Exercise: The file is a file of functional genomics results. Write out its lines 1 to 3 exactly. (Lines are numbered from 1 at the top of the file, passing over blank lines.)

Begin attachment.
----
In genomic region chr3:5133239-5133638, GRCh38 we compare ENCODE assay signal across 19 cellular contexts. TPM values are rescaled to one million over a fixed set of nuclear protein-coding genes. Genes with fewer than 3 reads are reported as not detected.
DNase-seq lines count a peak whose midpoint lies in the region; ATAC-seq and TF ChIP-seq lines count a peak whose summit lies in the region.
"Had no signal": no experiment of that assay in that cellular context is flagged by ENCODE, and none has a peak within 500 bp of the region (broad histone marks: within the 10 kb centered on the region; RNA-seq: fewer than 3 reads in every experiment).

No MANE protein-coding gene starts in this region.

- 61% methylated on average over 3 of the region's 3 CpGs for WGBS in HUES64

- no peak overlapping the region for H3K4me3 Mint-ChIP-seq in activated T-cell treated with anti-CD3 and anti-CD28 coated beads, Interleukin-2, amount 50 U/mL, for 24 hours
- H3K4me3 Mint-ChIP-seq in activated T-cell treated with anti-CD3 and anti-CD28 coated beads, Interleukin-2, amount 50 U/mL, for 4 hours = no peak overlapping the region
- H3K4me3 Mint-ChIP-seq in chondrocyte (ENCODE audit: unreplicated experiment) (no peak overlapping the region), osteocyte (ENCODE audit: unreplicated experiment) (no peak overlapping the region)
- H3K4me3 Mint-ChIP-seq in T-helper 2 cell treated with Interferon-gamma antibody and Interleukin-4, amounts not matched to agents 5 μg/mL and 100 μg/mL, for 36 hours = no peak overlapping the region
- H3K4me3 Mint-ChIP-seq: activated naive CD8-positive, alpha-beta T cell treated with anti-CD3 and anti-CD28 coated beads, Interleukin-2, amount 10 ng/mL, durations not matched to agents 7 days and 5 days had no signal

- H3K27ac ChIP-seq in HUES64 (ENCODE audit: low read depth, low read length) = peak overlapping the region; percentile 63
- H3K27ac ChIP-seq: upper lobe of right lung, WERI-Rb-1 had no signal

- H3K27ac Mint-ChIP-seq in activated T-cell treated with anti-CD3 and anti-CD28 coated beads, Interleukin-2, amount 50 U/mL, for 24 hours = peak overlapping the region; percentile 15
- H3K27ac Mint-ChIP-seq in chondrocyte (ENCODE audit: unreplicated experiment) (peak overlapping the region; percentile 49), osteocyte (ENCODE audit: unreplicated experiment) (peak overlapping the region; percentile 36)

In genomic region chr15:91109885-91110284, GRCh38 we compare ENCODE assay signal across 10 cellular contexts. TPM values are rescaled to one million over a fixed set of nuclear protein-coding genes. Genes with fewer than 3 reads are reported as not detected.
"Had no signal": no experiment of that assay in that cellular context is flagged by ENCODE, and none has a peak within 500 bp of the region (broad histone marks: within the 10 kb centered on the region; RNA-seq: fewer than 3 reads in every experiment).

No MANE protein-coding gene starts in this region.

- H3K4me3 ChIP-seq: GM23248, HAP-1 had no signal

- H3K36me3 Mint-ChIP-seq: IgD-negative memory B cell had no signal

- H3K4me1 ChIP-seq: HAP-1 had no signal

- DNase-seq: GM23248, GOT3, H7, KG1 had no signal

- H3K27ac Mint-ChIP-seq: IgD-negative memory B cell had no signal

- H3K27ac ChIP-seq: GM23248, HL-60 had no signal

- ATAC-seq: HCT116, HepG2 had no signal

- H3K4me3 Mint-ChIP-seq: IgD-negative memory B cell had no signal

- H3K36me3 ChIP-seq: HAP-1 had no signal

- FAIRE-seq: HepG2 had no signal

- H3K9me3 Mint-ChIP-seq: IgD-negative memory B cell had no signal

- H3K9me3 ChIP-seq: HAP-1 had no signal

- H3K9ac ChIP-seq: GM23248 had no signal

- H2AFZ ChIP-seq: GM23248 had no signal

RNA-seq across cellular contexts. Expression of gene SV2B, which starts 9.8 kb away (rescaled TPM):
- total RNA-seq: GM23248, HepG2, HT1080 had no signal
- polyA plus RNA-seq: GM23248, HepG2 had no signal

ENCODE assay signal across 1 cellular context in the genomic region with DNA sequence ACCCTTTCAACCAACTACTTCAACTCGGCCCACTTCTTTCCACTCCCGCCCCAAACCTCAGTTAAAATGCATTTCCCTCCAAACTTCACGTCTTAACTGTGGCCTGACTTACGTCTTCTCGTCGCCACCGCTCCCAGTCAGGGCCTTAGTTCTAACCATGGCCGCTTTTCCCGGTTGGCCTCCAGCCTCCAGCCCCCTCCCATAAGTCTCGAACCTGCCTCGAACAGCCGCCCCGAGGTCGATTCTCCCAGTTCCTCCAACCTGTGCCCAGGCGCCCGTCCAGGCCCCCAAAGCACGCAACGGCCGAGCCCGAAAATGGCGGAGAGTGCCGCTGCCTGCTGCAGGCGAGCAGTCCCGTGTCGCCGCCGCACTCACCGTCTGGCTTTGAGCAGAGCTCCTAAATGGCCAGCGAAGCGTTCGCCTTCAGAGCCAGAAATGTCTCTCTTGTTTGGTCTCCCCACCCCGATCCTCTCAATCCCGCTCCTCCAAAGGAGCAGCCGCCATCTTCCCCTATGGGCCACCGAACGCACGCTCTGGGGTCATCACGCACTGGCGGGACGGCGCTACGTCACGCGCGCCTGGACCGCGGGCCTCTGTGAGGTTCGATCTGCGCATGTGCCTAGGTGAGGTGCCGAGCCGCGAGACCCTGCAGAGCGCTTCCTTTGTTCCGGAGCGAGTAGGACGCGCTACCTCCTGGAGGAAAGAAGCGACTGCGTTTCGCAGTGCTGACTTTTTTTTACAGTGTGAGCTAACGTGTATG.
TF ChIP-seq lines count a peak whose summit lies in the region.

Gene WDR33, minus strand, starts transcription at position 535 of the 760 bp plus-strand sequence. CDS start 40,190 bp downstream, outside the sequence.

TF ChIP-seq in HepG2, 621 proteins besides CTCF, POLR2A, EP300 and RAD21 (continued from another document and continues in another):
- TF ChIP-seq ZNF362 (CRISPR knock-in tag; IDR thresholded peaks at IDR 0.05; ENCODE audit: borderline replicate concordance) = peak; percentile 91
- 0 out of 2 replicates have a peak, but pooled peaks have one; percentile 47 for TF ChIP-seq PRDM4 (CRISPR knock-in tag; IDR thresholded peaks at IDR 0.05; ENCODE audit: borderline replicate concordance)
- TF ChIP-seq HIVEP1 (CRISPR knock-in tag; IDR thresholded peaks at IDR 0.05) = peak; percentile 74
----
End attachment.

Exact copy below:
In genomic region chr3:5133239-5133638, GRCh38 we compare ENCODE assay signal across 19 cellular contexts. TPM values are rescaled to one million over a fixed set of nuclear protein-coding genes. Genes with fewer than 3 reads are reported as not detected.
DNase-seq lines count a peak whose midpoint lies in the region; ATAC-seq and TF ChIP-seq lines count a peak whose summit lies in the region.
"Had no signal": no experiment of that assay in that cellular context is flagged by ENCODE, and none has a peak within 500 bp of the region (broad histone marks: within the 10 kb centered on the region; RNA-seq: fewer than 3 reads in every experiment).